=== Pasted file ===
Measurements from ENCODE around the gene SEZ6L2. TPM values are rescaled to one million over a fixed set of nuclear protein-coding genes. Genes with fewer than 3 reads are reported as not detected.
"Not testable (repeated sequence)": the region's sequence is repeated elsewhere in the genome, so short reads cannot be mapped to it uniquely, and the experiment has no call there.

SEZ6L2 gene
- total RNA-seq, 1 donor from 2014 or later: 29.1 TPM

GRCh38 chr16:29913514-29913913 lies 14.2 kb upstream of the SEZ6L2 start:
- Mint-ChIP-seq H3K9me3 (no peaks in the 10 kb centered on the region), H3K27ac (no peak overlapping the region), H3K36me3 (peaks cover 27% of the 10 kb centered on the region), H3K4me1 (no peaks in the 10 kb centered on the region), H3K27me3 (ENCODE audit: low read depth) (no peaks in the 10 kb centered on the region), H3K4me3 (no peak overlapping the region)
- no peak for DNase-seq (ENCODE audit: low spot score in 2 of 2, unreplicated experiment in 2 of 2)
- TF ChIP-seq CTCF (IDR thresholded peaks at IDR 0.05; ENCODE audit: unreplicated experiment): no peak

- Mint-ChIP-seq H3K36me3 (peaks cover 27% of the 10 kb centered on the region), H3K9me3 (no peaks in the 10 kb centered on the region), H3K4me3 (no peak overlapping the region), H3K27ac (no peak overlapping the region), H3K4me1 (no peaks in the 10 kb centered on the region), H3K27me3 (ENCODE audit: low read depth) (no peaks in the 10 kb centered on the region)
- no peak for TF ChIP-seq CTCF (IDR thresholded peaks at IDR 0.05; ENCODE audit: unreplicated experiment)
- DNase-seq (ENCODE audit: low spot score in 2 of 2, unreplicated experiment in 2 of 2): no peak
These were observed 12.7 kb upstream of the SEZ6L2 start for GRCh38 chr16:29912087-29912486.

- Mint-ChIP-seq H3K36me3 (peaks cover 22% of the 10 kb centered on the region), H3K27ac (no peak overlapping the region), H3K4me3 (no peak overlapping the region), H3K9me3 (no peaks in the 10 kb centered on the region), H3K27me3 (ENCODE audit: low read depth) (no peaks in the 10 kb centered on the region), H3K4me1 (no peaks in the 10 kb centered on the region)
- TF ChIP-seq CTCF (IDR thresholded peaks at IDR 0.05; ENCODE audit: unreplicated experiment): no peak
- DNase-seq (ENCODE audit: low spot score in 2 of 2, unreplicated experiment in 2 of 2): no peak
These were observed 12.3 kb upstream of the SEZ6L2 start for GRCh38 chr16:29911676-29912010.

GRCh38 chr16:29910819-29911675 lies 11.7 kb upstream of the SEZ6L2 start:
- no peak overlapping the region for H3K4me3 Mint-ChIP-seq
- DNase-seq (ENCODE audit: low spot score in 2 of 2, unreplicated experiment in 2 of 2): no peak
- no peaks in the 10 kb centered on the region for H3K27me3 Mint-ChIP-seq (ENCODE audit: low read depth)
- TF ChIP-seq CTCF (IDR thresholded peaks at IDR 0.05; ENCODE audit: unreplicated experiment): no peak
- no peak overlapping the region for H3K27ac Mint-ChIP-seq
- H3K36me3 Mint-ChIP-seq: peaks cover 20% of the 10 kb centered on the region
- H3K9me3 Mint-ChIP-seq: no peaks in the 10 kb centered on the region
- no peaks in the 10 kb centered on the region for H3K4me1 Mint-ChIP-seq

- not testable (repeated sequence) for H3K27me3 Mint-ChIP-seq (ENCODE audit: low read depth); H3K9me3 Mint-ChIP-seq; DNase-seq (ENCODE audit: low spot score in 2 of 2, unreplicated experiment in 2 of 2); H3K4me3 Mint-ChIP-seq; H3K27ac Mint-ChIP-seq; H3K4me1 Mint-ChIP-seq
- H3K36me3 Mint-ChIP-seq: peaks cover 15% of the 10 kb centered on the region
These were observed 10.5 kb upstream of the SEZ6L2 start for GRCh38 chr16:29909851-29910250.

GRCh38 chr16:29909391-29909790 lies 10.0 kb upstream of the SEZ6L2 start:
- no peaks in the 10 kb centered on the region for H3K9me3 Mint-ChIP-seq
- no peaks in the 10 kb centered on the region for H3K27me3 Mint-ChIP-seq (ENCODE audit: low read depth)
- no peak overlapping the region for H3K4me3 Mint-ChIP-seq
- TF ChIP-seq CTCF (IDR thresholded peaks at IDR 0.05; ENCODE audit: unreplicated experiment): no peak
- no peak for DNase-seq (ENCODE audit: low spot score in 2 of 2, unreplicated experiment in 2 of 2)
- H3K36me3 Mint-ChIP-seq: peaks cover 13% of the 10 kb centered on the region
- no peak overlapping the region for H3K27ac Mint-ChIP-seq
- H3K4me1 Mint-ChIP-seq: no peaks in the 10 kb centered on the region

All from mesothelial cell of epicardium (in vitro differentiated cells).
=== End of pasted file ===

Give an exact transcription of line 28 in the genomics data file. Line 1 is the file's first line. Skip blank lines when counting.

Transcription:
These were observed 10.5 kb upstream of the SEZ6L2 start for GRCh38 chr16:29909851-29910250.